The EAT-10 investigates the swallowing difficulties encountered by the patient or his/her caregiver with 10 entries by assigning a score from 0 to 4 for each entry (0 = no problem, 4 = serious problem). A final score > 3 suggests that the patient is at high risk of dysphagia. The sensitivity and specificity of this test are 89 and 82%, respectively; this protocol is likely to be administered in the GP surgery both to the patient and the caregiver, or in the waiting room during the wait, and is, therefore, the most suitable one in daily practice 12.
If the results of questionnaires or a strong clinical suspicion lead to the diagnosis of presbyphagia and probable dysphagia, it is necessary to complete the diagnostic procedure by means of instrumental investigations that make it possible to better identify the functional defect. These investigations consist in the study of swallowing by videofluoroscopy or fiberoptic endoscopic evaluation 12.
Study of swallowing by videofluoroscopy, or barium meal, is the only imaging examination that allows to investigate all 4 stages of swallowing. This remains the pivotal study in the diagnosis and evaluation of the dysphagia patient and is useful in determining the most suitable rehabilitation strategy and possible therapy 12.
Fiberoptic endoscopic evaluation of swallowing. One of the main advantages of this technique is that it can be performed at the patient’s bedside and is, therefore, preferred in hospitalized and bedridden patients 2. Studies have shown that this evaluation identifies about 1/3 of patients at risk of dysphagia who were found healthy on a normal fiberoptic test 11.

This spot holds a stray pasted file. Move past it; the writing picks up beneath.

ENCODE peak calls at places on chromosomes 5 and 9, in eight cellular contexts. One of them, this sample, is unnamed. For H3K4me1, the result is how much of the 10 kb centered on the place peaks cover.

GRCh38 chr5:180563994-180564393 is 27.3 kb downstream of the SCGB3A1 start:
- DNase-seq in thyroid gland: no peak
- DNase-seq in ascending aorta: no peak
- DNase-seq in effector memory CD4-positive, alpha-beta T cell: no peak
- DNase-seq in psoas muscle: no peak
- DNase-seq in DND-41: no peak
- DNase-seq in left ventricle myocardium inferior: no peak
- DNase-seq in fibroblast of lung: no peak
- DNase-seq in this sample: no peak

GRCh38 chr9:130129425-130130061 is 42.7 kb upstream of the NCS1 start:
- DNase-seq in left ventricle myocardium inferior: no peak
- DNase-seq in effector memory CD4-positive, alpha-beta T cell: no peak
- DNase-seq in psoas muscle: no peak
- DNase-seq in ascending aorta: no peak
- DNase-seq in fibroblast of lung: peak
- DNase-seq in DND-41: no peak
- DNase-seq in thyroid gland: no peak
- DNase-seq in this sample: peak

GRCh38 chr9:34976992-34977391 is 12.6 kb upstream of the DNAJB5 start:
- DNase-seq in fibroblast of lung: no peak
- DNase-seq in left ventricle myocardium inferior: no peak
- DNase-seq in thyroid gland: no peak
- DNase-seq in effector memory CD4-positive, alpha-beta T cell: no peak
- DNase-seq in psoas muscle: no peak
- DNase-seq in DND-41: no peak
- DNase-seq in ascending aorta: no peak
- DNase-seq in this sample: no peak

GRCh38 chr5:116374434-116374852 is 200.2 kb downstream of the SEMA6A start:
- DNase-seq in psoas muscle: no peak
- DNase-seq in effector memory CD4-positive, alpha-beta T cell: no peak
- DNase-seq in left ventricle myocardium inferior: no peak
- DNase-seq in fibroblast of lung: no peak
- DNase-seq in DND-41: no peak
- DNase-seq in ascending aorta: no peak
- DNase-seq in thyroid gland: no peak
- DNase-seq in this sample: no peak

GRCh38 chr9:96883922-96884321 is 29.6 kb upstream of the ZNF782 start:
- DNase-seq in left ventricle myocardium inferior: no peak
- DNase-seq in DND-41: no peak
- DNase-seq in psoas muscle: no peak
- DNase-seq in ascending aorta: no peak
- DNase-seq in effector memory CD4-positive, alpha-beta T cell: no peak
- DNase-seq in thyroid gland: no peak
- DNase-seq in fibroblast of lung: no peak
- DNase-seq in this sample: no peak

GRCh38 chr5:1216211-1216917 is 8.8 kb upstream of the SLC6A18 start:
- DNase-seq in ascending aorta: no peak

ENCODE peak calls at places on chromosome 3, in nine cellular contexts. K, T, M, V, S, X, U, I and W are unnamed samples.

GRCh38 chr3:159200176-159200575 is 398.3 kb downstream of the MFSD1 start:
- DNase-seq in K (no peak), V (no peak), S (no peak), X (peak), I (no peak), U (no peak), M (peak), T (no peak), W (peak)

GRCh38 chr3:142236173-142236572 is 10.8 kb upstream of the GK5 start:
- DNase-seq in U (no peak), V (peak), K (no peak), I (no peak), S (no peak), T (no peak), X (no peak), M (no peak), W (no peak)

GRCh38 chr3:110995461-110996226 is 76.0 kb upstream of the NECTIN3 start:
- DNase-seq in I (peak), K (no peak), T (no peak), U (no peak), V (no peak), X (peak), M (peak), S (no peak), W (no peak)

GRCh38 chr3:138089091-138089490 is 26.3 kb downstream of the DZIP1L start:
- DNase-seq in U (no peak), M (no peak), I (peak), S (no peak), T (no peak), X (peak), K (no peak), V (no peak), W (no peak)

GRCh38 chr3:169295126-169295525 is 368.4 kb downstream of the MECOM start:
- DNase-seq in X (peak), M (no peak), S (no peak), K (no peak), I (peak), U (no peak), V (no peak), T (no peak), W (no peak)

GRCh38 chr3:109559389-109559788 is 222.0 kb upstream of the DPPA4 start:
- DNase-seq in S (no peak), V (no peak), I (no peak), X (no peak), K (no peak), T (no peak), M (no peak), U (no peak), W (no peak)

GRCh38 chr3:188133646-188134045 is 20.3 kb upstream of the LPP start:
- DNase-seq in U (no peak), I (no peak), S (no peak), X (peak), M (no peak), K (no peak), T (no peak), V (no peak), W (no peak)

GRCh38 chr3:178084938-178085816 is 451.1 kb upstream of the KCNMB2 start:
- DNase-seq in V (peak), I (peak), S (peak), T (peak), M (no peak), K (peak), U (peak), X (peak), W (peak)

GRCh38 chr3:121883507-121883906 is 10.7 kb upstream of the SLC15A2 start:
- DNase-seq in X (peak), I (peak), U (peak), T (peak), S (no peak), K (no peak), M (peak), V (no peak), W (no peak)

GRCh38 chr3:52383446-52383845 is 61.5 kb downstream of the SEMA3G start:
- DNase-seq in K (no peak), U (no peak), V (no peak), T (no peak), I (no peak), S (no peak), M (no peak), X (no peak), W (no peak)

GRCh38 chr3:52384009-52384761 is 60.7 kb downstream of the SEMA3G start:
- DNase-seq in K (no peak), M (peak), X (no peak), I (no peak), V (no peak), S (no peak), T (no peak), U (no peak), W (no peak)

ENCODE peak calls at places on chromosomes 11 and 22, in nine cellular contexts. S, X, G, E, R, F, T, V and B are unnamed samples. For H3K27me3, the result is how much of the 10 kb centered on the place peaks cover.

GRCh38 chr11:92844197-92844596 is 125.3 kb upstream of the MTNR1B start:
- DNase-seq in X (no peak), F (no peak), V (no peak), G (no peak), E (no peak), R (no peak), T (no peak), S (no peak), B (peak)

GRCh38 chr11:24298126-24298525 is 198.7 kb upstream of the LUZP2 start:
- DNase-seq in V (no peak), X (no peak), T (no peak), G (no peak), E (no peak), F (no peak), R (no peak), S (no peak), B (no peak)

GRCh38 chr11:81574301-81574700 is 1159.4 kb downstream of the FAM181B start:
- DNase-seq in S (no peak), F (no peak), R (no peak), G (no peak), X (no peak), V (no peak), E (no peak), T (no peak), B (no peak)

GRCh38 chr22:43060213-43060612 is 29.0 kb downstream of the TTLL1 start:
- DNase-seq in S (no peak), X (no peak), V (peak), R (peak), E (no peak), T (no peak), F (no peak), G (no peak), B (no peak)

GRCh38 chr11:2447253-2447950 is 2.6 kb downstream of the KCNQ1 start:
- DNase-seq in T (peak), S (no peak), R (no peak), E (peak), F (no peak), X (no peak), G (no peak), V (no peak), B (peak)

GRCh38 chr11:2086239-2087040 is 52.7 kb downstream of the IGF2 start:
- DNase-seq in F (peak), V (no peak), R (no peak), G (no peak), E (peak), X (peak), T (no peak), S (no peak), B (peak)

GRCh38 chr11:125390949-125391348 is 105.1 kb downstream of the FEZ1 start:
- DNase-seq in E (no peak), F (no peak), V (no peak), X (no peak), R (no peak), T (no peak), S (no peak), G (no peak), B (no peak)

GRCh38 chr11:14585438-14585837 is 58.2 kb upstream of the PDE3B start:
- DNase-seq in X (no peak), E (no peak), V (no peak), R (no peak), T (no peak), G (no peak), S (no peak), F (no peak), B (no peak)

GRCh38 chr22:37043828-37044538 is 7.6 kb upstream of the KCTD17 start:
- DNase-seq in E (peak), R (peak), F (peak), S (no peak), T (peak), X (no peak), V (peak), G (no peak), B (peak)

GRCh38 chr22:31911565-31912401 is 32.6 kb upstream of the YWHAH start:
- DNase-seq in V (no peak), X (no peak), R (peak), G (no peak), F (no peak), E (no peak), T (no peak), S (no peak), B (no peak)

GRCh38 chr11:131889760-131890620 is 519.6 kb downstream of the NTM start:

While being of specialist competence (radiologist and ENT specialist), both methods give the possibility to carry out a multidisciplinary evaluation.
DYSPHAGIA TREATMENT IN RELATION TO HYPOSALIVATION
The main objective of any approach, both diagnostic and therapeutic, is to reduce the patient’s difficulties and to prevent the onset of complications, considering that elderly patients often have reduced functional reserves, thus the appearance of a minimum damaging element is enough to cause the destabilization of an already precarious balance.
Depending on the primary cause of xerostomia or hyposalivation, there are various therapeutic alternatives: suspend or change the drug therapy considered as potentially responsible, carefully evaluating the risk/benefit ratio of each drug; recognize and treat the systemic pathologies responsible for hyposialia; use substances that promote the production of saliva with lubrication effect, such as toothpastes and mouthwashes, sorbitol and xylitol-based chewing-gums, citric acid tablets; use substances that make up for the lack of endogenous saliva. These products belong essentially to three broad categories depending on their composition: (1) biopolymer-based substitutes such as plant mucilage, animal mucin or xanthan gum; (2) substitutes based on salivary enzymes; (3) acid-base substitutes. Products based on Biotene®, a hybrid of plant mucilage biopolymers and salivary enzymes, have shown effective xerostomia reduction in many patients. However, the function of these products on swallowing quality has not been proven yet 6; use food conveyors (e.g. oil, mayonnaise) to facilitate the transport of food and mix its components; in patients with etiological risk factors of tissue damage, such as radiotherapy and chemotherapy, it is important to comply with hygiene regulations such as smoking cessation, avoid mucosal irritants such as alcohol and coffee, frequently sip water, avoid dry environments and take care of daily oral hygiene 8.